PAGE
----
The fortress and the palace, which seem to have been built much about the same time, certainly belong to no later period than the first half of the ninth century. The architecture of the Throne-palace bears the impress of Byzantine influence, and has a certain resemblance to the Trikonchos of Theophilus, as well as to the Maynaura.' It was doubtless constructed by Greek masons. The columns may have been imported from Constantinople; it is recorded that Krim,
I It resembled the Triklinos of the an upper storey and in being entered Maynaura by its throne-apise and the through the proclomos, it's the Tiikon row's of columns in the " navo"; it chos was ontered through the Sigmat, resembled the Trikonchos in being to which external stairs ascended.
when he attacked that city, carried off works of art from the suburlan buildings.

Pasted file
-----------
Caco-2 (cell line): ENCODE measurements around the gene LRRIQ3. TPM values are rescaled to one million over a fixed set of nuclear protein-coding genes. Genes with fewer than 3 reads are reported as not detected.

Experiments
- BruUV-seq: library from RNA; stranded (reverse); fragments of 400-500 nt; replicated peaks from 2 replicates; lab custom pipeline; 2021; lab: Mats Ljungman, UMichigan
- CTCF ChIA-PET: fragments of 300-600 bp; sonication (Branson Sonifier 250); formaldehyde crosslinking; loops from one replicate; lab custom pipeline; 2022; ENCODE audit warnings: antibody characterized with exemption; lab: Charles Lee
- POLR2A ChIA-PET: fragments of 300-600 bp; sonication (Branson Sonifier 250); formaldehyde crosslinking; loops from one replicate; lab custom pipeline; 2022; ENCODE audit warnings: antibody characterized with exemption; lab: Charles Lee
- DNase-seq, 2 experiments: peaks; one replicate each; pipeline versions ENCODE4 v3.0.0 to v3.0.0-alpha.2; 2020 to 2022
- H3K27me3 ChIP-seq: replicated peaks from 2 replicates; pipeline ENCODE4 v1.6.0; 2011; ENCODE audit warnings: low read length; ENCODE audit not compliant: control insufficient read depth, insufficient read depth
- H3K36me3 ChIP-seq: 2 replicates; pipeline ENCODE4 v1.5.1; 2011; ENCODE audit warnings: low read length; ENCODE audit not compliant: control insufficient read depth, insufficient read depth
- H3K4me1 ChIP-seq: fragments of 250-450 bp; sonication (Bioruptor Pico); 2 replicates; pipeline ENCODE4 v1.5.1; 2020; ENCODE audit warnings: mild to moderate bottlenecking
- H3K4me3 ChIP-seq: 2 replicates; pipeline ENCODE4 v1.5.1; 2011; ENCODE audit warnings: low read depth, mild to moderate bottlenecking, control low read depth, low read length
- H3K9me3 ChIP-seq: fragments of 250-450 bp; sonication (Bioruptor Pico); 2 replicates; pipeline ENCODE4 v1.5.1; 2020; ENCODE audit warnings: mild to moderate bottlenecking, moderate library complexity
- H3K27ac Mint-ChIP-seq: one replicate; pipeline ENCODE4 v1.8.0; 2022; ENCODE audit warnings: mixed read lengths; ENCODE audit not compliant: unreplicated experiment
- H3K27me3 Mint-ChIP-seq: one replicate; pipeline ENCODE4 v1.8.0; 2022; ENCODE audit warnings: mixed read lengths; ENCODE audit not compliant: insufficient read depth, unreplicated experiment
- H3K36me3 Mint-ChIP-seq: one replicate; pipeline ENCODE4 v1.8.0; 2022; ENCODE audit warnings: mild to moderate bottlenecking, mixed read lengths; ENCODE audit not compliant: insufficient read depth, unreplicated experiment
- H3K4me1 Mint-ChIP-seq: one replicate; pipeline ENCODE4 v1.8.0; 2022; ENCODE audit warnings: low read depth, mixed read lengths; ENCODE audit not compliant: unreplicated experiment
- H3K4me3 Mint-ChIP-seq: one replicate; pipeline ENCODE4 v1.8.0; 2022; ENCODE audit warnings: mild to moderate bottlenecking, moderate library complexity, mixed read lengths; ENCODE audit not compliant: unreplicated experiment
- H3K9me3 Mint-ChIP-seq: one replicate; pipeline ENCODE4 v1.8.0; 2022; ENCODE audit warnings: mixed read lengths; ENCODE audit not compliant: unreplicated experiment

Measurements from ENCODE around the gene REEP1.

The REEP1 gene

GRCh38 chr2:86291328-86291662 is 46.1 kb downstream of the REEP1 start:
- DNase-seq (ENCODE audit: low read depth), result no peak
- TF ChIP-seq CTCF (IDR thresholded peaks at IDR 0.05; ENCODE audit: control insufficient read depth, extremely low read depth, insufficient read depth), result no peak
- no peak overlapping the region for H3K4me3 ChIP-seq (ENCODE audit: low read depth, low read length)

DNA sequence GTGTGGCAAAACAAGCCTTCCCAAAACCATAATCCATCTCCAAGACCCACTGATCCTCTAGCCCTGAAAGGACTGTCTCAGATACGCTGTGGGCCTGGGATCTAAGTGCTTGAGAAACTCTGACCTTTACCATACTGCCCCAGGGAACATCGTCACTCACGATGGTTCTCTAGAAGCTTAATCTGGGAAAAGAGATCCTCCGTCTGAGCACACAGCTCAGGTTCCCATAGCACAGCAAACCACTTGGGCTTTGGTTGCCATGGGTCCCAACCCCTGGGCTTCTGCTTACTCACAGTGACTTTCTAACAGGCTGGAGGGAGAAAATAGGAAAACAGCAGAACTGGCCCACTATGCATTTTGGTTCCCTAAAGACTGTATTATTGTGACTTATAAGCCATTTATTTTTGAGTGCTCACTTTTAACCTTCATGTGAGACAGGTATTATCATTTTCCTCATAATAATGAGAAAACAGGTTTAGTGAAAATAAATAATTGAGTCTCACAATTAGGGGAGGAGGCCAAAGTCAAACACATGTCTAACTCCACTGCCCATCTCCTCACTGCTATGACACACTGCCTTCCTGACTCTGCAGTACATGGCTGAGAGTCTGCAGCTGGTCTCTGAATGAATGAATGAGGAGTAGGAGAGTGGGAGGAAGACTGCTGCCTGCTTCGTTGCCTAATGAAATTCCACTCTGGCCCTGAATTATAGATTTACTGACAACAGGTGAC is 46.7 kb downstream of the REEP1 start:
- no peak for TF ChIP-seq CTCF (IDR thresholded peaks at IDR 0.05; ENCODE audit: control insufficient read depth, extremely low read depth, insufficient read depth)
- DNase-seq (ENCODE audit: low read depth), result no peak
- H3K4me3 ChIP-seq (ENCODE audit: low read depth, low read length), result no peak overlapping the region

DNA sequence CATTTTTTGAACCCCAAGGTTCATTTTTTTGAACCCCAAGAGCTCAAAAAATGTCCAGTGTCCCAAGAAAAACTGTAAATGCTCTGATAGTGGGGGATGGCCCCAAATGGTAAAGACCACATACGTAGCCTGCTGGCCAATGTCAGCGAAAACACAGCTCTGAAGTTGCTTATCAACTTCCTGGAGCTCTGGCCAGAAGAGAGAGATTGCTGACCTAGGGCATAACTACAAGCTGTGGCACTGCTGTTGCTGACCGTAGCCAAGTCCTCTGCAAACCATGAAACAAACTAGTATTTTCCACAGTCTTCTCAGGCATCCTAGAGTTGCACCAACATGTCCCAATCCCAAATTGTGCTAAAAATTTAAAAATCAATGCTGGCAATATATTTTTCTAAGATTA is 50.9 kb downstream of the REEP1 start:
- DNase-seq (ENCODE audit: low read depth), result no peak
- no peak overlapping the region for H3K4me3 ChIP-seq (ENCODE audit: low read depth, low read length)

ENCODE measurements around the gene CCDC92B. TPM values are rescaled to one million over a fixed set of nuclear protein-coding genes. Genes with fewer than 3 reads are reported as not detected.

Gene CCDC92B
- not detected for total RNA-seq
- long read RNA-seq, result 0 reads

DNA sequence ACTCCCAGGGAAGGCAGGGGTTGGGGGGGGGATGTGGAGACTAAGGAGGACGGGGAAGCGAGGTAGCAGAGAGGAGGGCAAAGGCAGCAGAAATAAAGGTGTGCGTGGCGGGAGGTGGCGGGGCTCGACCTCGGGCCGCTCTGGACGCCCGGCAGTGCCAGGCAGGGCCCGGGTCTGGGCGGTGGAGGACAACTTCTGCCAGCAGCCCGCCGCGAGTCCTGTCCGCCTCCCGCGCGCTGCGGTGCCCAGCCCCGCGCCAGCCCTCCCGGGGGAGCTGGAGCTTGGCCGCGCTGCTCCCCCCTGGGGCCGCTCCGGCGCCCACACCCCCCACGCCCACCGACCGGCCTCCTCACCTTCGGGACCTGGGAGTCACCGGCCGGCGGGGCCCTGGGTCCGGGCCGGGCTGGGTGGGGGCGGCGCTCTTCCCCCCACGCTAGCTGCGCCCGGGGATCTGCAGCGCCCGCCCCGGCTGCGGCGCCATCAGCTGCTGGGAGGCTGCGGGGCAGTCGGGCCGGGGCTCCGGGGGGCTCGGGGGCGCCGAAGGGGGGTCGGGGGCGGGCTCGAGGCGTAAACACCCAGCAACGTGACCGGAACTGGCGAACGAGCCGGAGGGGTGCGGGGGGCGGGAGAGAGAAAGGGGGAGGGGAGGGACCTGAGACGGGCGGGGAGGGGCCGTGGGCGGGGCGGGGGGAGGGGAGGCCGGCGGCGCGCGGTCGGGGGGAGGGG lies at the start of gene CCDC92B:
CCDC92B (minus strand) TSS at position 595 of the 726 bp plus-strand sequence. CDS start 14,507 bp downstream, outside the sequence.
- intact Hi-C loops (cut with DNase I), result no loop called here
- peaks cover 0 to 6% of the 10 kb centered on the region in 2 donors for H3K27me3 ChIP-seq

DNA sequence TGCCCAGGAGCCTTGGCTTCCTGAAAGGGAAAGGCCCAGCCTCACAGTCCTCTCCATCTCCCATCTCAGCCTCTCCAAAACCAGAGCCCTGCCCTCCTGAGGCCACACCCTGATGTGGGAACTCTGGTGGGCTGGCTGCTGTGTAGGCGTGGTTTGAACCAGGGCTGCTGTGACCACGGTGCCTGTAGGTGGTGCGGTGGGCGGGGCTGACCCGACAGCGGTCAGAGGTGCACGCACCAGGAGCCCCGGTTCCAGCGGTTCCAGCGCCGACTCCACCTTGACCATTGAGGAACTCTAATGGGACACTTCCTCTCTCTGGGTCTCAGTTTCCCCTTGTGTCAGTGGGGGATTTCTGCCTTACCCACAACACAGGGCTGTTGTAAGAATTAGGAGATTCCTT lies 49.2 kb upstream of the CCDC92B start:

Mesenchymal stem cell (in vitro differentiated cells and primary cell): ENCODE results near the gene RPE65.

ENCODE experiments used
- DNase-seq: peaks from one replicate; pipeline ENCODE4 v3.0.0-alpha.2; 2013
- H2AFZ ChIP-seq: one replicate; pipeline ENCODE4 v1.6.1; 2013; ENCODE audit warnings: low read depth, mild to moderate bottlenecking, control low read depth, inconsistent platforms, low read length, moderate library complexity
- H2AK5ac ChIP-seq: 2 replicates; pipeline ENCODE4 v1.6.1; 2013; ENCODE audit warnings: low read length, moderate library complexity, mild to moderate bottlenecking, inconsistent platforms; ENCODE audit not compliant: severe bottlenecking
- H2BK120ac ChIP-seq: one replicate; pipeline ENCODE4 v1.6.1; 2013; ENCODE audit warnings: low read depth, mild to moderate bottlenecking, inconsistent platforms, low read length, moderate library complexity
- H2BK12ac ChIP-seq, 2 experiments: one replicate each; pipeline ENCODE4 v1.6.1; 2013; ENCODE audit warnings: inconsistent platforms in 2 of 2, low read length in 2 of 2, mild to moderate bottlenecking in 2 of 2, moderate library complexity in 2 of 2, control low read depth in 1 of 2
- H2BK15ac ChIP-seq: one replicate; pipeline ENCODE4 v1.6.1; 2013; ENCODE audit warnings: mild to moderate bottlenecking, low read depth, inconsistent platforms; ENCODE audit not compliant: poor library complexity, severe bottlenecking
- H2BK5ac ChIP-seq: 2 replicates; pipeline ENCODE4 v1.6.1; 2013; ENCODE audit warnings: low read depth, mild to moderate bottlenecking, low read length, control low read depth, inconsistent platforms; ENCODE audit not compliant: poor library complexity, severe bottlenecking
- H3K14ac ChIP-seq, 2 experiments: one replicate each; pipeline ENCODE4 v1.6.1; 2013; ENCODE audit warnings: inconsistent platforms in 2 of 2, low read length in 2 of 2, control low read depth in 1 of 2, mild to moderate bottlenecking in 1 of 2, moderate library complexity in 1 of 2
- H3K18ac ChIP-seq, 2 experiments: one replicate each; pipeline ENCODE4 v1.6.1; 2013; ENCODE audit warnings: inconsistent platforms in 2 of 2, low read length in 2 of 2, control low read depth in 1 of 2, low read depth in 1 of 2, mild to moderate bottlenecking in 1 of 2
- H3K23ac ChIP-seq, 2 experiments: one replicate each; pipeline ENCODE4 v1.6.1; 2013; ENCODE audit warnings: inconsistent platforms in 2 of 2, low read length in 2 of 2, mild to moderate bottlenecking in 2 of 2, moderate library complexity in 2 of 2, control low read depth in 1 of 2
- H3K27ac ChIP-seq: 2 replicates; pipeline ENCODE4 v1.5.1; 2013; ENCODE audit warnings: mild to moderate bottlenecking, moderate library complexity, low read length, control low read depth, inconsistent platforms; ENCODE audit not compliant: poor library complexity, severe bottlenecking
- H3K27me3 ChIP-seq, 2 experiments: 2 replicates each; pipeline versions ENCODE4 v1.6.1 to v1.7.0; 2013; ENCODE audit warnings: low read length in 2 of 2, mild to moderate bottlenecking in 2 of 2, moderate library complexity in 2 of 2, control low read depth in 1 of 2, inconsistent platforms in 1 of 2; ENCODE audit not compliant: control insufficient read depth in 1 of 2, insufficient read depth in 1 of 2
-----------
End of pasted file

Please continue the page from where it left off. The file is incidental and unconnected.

The title of the rulers of Bulgaria was kunas uvege, “sublime khan,” but even while they were still heathen, they did not scruple to have themselves described sometimes in their oflicial monuments as rulers by the will of God.” ? Of the political constitution of the kingdom little can be ascertained. The social fabric of the ruling race was based on the clan system, and the head of each clan was perhaps known as a župan. From early ages the monarchy had been hereditary in the clin of Dulu, but in the middle of the eighth century, Kormisos, who belonged to another family, ascended the throne, and after his death Bulgaria was distracted for some yeill's by struggles for the royal power. We may probably see in these events it revolt of the clans against the hereditary principle and an attempt to make the monarchy elective.